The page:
October 23, 2018 7:00 am
Updated: November 29, 2018 1:59 pm

Want to take a family gap year? Here’s how 2 Canadian families are making it work

WATCH: Imagine selling your home and most of your belongings and embarking on a globetrotting getaway with your kids. The idea seems to be a reality for more and more Canadians. Kim Smith reports.

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Imagine selling your home and most of your belongings and embarking on a globetrotting getaway with your kids. The idea seems to be a reality for more and more Canadians.

Jennifer Sutherland, from Wolf Island, Ont., spent about 10 years raising four kids while travelling the world. She now works with the Gap Year Association and said travelling the world with kids seems to have grown in popularity.

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READ MORE: Northern Alberta family sells home, belongings to ‘give’r’ on year-long globetrotting getaway

“Ten years ago, the family travel groups had 10 to 30 families in them. Now, the biggest world school group has over 30,000 people in it around the world,” Sutherland said via Skype from Mexico. She was in San Miguel de Allende for the Family Adventure Summit.

“There does seem to be more and more families taking advantage of this learning journey.”

Sutherland said one of the reasons why travelling for extended periods of time has increased in popularity is because more people are able to work while travelling.

“There are a lot of flex job opportunities, even within traditional companies now, that will allow people to work remotely for a period of time,” she said.

The Eliuk family

David and Stephanie Eliuk arrived in Bali in early October with their three kids, aged seven, five and two. They’re spending six months travelling to Vietnam, Thailand, India, Dubai, Lebanon, Morocco, Spain, France, England and Iceland.

“We’ve been trying to teach them as much about the culture as we go along,” Stephanie said via Facebook video.

“I think right now they’re adjusting to absorbing so much information.”

“I don’t even know if it’s sunk in with them yet that we’re gone for another five and a half months. I think maybe when we hit that month mark and instead of going home we’re going to another country, that’s where we might see a difficult transition,” she added.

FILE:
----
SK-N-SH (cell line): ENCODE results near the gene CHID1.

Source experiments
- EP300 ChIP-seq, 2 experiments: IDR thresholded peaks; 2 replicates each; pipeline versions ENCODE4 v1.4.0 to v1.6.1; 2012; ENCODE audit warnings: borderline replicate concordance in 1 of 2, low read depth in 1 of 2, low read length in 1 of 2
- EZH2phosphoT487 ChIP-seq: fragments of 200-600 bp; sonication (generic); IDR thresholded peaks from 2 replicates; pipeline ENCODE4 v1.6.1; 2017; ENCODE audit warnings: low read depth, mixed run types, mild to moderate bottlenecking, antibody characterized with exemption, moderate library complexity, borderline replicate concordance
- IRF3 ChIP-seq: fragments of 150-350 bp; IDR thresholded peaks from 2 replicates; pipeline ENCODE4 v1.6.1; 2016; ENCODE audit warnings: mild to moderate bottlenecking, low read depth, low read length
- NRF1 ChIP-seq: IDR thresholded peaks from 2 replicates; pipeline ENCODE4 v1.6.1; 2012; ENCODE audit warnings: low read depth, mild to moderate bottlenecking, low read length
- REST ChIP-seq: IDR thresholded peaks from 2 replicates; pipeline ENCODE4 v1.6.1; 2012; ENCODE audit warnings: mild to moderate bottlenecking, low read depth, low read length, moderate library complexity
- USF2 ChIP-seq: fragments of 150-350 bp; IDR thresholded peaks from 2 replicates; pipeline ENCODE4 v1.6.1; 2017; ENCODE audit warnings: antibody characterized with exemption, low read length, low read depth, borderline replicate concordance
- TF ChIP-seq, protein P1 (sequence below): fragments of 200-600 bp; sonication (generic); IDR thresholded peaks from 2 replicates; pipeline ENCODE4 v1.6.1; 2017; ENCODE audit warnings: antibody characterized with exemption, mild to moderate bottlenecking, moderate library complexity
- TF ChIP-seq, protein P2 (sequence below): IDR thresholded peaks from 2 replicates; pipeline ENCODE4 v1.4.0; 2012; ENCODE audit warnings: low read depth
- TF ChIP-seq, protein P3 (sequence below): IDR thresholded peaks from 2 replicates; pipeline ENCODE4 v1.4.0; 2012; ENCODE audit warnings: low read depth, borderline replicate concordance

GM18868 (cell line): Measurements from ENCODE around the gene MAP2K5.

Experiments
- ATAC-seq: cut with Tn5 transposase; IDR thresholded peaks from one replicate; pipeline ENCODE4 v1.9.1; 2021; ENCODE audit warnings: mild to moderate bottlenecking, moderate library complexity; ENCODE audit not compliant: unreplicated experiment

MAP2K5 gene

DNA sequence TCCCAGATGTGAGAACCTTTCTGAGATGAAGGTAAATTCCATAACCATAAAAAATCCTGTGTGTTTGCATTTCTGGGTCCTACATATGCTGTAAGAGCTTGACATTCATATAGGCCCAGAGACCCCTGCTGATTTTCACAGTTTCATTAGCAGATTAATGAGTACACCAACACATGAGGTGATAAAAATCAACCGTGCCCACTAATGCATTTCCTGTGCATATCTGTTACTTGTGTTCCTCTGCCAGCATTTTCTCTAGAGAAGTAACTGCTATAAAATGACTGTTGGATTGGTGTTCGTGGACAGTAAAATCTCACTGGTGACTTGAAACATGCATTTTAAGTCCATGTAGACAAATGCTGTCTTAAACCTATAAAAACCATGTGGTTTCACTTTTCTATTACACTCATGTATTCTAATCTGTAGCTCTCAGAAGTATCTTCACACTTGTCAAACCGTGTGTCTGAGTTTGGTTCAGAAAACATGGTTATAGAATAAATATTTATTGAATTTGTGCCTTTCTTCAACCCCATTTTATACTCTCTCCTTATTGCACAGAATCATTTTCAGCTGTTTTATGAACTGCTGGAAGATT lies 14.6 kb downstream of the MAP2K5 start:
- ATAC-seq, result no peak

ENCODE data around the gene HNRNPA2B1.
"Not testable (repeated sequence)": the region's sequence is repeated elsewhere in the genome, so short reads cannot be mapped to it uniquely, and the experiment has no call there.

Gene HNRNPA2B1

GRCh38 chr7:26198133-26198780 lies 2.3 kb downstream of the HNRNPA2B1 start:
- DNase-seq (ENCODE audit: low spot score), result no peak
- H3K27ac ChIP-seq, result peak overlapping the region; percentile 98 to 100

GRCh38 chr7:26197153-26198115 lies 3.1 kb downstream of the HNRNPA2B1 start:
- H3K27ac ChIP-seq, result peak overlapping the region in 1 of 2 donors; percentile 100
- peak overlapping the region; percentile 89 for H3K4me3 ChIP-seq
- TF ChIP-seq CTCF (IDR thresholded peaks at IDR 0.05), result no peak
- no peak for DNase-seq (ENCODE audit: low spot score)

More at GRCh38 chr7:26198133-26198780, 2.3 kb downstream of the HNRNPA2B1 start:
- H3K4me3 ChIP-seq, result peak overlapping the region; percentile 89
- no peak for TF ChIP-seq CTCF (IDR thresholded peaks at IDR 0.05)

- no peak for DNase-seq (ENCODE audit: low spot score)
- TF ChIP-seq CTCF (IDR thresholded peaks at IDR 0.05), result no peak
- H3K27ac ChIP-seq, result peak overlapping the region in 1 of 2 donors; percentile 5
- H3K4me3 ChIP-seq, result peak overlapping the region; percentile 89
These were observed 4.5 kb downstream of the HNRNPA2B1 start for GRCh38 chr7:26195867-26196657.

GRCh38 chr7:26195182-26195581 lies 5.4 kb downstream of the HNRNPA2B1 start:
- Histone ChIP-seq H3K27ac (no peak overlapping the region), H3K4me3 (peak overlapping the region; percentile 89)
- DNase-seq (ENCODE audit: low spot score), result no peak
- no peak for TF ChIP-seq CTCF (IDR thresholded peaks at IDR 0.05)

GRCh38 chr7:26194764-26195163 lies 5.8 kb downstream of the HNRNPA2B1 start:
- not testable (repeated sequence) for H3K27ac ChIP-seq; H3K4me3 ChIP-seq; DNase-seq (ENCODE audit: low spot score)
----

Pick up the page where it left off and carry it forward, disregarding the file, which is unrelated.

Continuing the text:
READ MORE: Couple globetrotting for 17 years heading home with 4 kids as souvenirs

David was able to take a six-month leave from work. To help pay for the trip, the Eliuks rented out their fully furnished Edmonton home. They’re also dipping into their savings and will use their line of credit, if needed.

“We usually roll all of the money that we get from the government, like child tax benefits, into the kids’ RESP for education. But we’ve decided to use some of that money as float for the travel as well because we consider this to be part of their education,” said Stephanie.

The Eliuks’ eldest child is in Grade 3 and is currently enrolled as a student with Edmonton Public Schools. The teacher helped supply materials and access to online resources and curriculum so their daughter won’t fall behind.

“The teachers and principal all stood behind us and said they’ll probably learn more just being there,” Stephanie said.

“They’re learning so much more than they would in a classroom.”

David and Stephanie have spent most of their evenings over the past 10 months planning the trip. They have many of their flights and accommodations booked.

“A lot of it was through Airbnb,” David said. “You can usually stay for a family of five for $60 or $70 a night. It adds up over time, but it’s definitely cheaper than what most North Americans are used to paying for a hotel.”

The Turnquist family

Geoff and Patty Turnquist, along with their two kids, aged nine and seven, are from the small northern Alberta town of Falher. They are leaving in early November for a trip around the world.

READ MORE: B.C. family sells Surrey home to travel the world for a year

“I think they’re a tiny bit apprehensive just because of the wonderment of it all. I think they don’t understand exactly what’s going on,” Geoff said from Falher via Facebook video.

Patty is taking a leave of absence from her position at ATB Financial. Geoff resigned from his post on the Falher town council but plans to continue working in the insurance sector while on the road.

They’ve sold their home and most of their belongings.

“The reason we are selling our home and our belongings is because we don’t expect to return to the exact same spot we’re leaving from,” Geoff said.

“If we run into financial problems, we’ll come home.”

The Turnquists said they’re only booking flights and accommodations about one month in advance, in case they decide they want to stay longer in one location. Their first stop will be China, followed by dozens of other countries in Asia, Europe and North Africa.

A photo of the Turnquists on a holiday on Vancouver Island.

Supplied by the Turnquist family

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